XML goes to the hoop

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HearIT: Audio interview with Dan Agan, ExcaliburTechnologies (5:57; RA, WM)

As the volume of streaming media grows, finding specific content can take a lot of time. For IT shops recently drawn into a world resembling the TV business, the need to index and manage such Web-borne multimedia presents new problems.

Those problems will become more complex as some organizations look to sell streaming content, but novel solutions are being considered. The National Basketball Association, for example, is at work constructing a Website to sell audio, video, and other forms of content over the Internet. Web experts hope that some new Web standards such as XML, the Extensible Markup Language, will reduce the amount of work needed to index and exchange data about such video streams.

The W3C group, a World Wide Web standards body that oversees Web standards, has been at work formalizing certain aspects of XML over a number of years. Companies helping the NBA to create a useful online library expect to use XML.

Perhaps more central to the quest to archive video streams is advanced pattern- recognition software of a kind once limited to military uses. Such software is moving, by way of broadcasting systems, into commercial IT departments. Some analysts call the emerging discipline "digital asset management."

Among the players in that area is Excalibur Technologies, a Herndon, Va., software concern that was formed in the early 1980s largely to address the imaging needs of government-related agencies. Earlier this year, Excalibur gained the endorsement of no less a technology powerhouse than Intel Corp., when the chip giant agreed to form a new public company that combined Excalibur with Intel's Interactive Media Services Division.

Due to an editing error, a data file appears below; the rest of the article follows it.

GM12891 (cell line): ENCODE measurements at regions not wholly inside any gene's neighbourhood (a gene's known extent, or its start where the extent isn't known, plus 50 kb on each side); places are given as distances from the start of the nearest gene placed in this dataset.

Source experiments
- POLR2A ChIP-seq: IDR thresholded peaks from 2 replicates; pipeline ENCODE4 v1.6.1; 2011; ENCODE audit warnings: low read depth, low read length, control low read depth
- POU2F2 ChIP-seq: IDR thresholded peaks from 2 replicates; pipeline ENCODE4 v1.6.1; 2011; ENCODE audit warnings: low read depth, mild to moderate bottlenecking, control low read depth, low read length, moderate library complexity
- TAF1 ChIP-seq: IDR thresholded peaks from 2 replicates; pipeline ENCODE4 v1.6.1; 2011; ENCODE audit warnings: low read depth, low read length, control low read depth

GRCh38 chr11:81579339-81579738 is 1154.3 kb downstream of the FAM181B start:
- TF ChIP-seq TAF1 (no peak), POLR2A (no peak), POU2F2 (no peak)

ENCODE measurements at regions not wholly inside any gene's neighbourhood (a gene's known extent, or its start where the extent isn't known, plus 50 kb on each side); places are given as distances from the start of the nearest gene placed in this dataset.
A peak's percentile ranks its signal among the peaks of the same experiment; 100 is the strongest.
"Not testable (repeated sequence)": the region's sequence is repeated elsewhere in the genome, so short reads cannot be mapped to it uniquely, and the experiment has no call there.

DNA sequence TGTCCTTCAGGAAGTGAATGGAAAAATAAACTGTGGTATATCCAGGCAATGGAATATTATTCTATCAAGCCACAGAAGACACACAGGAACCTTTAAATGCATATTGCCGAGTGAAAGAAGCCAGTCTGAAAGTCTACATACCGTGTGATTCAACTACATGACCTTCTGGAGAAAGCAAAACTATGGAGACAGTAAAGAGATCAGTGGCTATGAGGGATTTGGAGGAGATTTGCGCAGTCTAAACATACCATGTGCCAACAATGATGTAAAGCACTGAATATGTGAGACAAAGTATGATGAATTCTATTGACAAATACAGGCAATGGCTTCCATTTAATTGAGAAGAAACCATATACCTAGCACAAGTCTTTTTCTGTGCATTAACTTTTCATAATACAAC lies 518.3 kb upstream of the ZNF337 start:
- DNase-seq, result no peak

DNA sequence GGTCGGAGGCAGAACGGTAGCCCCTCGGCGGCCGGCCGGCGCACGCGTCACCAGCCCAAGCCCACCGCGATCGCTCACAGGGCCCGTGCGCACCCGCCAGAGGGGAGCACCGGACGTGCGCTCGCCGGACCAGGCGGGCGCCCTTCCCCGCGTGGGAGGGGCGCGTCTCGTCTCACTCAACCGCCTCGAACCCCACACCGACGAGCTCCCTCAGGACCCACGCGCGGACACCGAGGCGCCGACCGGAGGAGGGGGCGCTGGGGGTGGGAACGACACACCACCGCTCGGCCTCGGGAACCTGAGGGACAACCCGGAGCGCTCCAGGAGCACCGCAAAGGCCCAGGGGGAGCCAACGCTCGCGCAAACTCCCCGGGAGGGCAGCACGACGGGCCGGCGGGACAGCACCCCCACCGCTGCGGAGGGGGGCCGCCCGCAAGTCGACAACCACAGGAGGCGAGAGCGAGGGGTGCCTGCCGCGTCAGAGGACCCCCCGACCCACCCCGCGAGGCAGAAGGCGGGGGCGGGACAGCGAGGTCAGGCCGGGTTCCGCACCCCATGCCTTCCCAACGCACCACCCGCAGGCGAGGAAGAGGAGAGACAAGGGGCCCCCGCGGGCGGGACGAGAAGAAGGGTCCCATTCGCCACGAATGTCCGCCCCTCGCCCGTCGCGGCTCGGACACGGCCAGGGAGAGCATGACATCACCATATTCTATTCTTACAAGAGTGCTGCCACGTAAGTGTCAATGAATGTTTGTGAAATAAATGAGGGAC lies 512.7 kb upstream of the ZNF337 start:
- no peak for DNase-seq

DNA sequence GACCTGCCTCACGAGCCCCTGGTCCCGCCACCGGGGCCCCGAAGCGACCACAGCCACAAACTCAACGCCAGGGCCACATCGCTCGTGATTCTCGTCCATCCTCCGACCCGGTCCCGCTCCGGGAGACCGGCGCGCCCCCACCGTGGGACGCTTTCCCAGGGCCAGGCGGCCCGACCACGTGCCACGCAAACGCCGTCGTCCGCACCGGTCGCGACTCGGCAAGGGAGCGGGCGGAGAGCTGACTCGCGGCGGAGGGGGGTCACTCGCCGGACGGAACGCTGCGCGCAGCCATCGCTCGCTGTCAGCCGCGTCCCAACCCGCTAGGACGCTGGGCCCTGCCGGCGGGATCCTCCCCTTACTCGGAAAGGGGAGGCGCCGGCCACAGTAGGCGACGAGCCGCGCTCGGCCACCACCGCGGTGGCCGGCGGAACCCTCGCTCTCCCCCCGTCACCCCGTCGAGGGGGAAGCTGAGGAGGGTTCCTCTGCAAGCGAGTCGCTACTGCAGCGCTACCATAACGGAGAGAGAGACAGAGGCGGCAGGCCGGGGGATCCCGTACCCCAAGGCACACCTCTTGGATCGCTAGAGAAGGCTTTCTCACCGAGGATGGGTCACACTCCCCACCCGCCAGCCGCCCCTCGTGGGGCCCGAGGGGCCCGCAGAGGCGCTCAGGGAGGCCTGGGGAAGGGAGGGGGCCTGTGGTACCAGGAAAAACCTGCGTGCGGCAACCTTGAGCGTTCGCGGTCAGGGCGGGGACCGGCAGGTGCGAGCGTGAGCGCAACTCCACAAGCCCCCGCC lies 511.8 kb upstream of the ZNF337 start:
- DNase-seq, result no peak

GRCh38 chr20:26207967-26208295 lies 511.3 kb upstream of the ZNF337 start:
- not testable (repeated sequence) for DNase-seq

Last month, Intel, Excalibur, and the NBA launched an effort to develop and distribute sports content that includes enhanced broadband programming and interactive broadcasts. The NBA hopes to provide access to some 50 years of NBA footage, said Dan Agan, Excalibur's vice president of corporate marketing. Eventually, the NBA will offer personalized, on-demand views of favorite players in action.

Enhancements to Screening Room Capture, Excalibur's flagship software program, are intended to meet the NBA and others' evolving requirements. Screening Room allows organizations to "get their arms around their video content" and then easily push that out to an online environment, Agan said.

Moreover, Screening Room Capture will soon allow index information to encapsulate as metadata in an XML format.

A common shorthand definition of metadata holds that it is information about information. Thus, information that tells a developer, a programmer, a machine, or a user about video content is metadata. The usefulness of the emerging XML standard in that regard is that it may someday provide a standard way of interchanging, for example, indexing information on a recording of Michael Jordan moving to the hoop, Bill Russell blocking a shot, or Dennis Rodman chest-thumping a referee. If client or server computers can extract such data quickly, then highly interactive online events will become a reality.

A range of uses exist for such technology, Agan said. That includes everything from enabling advertising agencies to look through clips of commercials that directors have produced to pick talent, to enabling international banks to acquire knowledge of far- flung analysts, using video and an in-house Web server.

As part of the agreement to develop a state-of-the-art interactive streaming system, the NBA will join Intel and Excalibur as a stake holder in Convera, the new company they are forming. The new company will offer services that will include key Intel and Excalibur technologies such as content protection, indexing, and search of digital materials.

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